So far as I know, there are no hostels on this part of the route.
There are lots of campsites around the Lago di Caldonazzo and the nearby Lago di Levico. At the southern end, there is a campsite (the Camping Antica Abbazia at Santa Felicità near Borso del Grappa and there are a couple of campsites on the Lago di Corlo near Feltre (the Camping Gajole and the Camping al Lago).
Transport and services
The train line between Bassano del Grappa and Trento goes through the Valsugana, so you are never far from a station if you need one. There’s about one train an hour in each direction.
Services and places to eat
There are three bicigrill on the cycleway itself:
- Big Fish near Levico
- Bicigrill di Tezze
- Cornale at Enego.
There are also cafes bars and restaurants in the villages that the route passes through: San Cristoforo al Lago, Caldonazzo, Borgo Valsugana, Valstagna and Bassano del Grappa.
- Pergine Valsugana: Osler Sport (Ferrari Sport) | Crazy Bike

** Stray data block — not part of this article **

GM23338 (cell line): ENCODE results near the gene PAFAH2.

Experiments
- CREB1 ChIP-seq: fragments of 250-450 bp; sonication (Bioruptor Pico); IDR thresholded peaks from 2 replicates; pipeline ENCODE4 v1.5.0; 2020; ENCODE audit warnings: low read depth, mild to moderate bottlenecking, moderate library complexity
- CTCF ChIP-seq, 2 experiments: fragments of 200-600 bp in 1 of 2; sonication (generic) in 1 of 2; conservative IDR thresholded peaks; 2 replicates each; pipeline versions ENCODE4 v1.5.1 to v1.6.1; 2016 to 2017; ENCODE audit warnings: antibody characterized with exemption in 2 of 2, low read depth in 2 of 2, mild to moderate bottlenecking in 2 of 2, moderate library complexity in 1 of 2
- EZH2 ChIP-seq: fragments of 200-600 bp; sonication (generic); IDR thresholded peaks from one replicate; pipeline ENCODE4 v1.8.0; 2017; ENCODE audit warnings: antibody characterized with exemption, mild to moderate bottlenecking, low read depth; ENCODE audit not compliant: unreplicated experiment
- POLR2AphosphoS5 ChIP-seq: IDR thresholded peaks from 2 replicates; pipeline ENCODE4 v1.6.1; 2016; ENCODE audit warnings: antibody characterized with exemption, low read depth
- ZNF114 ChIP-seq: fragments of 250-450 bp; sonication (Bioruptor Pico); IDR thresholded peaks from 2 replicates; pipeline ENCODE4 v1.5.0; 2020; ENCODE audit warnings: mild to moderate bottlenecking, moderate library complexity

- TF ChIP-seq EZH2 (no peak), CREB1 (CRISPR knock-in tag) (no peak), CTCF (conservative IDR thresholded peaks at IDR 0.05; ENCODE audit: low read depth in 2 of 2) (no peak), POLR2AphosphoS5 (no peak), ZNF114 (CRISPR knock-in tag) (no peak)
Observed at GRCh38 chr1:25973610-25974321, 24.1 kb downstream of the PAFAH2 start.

- Caldonazzo: Cicli Ghesla
- Levico Terme: Cicli Cetto (Corso Centrale)
- Borgo Valsugana: Pepe Cicli (Viale Città di Prato 29)
- Feltre: Cicli Carpene (Via delle Tezze 1) | MTB Point
- Bassano-del-Grappa: Moretti Sport | Giubilato Sport | Bike Clinic (Giubilato Sport)
Tourist information websites
- visitvalsugana.it (it/de/en/nl) is the tourist information website for the immediate area
- visittrentino.info/ (it/de/en/nl/cz/pl/ru). Official tourist information site for the Trentino
- vicenzae.org is the main tourist information website for the provincia di Vicenza.
- veneto.eu is the website for the Veneto region (it/en/fr/de/es/pt/ru/jp)
Articles in this series
- The Via Claudia in Germany and Austria: Overview
- Via Claudia Part 1: Donauwörth to Landsberg Am Lech
- Via Claudia Part 2: Landsberg am Lech to Füssen
- Via Claudia Part 3: Füssen to Imst
- Via Claudia Part 4: Along the valley of the Inn
- The Via Claudia in Italy: Overview
- Via Claudia Part 5: The Vinschgau
- Via Claudia Part 6: Algund to Trento
- Via Claudia Part 7: Trento to the Lago di Caldonazzo
- Via Claudia 8: San Cristoforo al Lago to Feltre via the Valsugana
- The Valsugana cycleway to Bassano del Grappa
- Via Claudia Part 10: San Cristoforo al Lago to Feltre via the Passo Croce d’Aune
- Via Claudia Part 11: Feltre to Treviso
- Via Claudia Part 12: Treviso to Altino (and Venezia)
- Via Claudia Part 13: Trento to Verona and Ostiglia